Helping a Tiny Heart Find Its Pace
Jagan Hills has three older brothers, so during his two-month stay in the Children's Mercy Neonatal Intensive Care Unit (NICU), there were times when his parents needed to leave his bedside for a night to attend to other family matters.
But they knew Jagan was receiving excellent care, so Sandy Hills and Travis Sorenson of Olathe said they could rest easy for the brief periods when neither one could be at the hospital.
"There wasn't a night that we couldn't sleep because we were concerned about the care Jagan was receiving," Sandy says. "We felt that the staff members were our advocates. The doctors, the nurses, the parent support groups and everyone involved make you feel like you have your own little world within Children's Mercy."
Three weeks before Jagan was born, his parents learned that a chamber of his heart was enlarged because of critical aortic stenosis, which involves a narrowing in the opening of the aortic valve. The heart enlarges because it has to pump harder to force blood through the narrowed valve.
Jagan was delivered on April 12, 2012 in the Children's Mercy Fetal Health Center, and on his second day of life, pediatric cardiologist Karina Carlson, M.D., performed a procedure called balloon valvuloplasty, where a catheter with a balloon is inserted to the narrowed area and inflated to stretch the valve and allow greater blood flow. With a wider valve opening, the heart doesn't have to pump as hard and the chamber can shrink to a more normal size.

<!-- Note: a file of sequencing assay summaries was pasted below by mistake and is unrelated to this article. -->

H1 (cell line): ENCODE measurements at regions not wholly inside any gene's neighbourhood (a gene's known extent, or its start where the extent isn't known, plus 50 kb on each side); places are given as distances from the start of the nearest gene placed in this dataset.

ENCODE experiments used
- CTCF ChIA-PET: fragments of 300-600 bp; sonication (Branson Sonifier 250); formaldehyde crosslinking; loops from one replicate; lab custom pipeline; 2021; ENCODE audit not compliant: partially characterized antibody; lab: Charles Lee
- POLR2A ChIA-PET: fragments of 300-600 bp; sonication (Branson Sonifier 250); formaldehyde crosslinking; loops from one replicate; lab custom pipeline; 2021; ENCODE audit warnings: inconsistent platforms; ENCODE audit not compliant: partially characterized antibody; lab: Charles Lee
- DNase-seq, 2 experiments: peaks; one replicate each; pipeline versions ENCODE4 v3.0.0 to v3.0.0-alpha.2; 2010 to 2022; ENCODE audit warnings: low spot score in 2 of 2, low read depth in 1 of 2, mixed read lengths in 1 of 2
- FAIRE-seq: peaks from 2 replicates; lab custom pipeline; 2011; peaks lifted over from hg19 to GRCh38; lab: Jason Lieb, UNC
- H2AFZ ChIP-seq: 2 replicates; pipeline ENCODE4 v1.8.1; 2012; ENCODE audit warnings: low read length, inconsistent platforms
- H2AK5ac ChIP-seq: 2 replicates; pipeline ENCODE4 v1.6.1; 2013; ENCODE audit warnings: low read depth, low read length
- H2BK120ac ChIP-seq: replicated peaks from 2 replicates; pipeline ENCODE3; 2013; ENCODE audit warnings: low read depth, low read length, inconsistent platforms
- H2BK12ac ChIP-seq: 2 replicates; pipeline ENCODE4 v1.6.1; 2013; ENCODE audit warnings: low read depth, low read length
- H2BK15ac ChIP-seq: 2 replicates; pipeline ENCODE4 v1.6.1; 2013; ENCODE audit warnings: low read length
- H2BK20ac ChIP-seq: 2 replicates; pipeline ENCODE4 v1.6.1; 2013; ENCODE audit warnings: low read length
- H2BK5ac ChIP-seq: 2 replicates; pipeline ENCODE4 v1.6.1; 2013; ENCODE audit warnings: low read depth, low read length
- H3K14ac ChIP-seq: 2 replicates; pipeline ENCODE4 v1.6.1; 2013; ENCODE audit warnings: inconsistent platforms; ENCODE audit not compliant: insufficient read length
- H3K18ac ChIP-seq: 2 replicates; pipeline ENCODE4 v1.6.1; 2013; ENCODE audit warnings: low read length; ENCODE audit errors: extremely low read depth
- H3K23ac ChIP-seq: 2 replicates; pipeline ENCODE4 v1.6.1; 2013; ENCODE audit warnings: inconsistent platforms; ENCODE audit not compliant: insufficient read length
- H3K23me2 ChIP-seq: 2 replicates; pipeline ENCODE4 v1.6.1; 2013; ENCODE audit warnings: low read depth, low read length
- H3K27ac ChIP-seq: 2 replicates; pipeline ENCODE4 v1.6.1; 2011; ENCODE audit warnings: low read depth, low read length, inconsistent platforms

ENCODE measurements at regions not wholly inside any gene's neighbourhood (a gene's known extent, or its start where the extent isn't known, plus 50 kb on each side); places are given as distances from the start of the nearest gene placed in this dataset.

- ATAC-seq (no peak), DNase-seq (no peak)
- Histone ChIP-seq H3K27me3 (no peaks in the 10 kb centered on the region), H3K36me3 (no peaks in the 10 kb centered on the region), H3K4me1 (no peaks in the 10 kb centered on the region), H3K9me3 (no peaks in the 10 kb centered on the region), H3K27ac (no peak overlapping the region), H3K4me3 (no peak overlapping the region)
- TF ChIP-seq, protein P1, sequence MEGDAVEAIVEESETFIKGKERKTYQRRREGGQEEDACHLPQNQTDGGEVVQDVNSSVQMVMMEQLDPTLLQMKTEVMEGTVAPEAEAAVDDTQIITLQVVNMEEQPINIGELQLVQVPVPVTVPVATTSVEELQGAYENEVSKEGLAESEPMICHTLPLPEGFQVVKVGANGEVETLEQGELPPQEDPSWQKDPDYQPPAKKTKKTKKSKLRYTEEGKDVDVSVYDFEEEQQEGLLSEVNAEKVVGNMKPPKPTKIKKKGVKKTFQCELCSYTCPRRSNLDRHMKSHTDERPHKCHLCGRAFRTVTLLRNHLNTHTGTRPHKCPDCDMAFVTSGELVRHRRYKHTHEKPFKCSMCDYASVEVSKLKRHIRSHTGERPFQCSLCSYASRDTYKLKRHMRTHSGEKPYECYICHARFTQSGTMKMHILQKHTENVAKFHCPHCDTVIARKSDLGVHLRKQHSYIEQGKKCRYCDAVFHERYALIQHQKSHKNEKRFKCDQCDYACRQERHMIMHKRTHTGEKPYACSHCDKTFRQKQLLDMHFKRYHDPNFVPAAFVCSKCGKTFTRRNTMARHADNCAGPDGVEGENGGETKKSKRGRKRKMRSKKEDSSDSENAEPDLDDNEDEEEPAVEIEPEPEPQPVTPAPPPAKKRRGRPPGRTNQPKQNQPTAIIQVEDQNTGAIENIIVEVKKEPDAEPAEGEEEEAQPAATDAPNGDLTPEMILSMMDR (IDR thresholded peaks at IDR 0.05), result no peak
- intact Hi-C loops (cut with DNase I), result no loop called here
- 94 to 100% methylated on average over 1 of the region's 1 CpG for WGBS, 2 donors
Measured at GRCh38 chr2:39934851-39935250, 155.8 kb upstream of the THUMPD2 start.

Jagan's aortic valve was widened successfully, but his heart chamber, specifically the left ventricle, remained enlarged and very weak.
"That was what kept him in the hospital so long," Dr. Carlson says.
At that point, Jagan's parents had to face the possibility of heart surgery or even a transplant. Ultimately, the Children's Mercy cardiac team decided against surgery and recommended that Jagan's heart be allowed to get better on its own.
"It was a waiting game," Sandy says. "We just had to watch and see. We didn't know what we were up against, but we felt like the doctors gave us the knowledge we needed and made us feel comfortable with our options. If we had questions, they were answered."
Fortunately, after two months in the NICU, Jagan was well enough to go home. In January, his heart recovered to normal strength of contraction, enabling him to start coming off medications.
"It was a slow process, but Jagan is getting along well," Sandy says. "Children's Mercy did wonderful things for him, from his delivery in the Fetal Health Center, to his stay in the NICU, to his follow-up care."
To learn how you can support Children's Mercy and lifesaving care for kids like Jagan, please contact Phil Watson at (816) 701-4339 or firstname.lastname@example.org.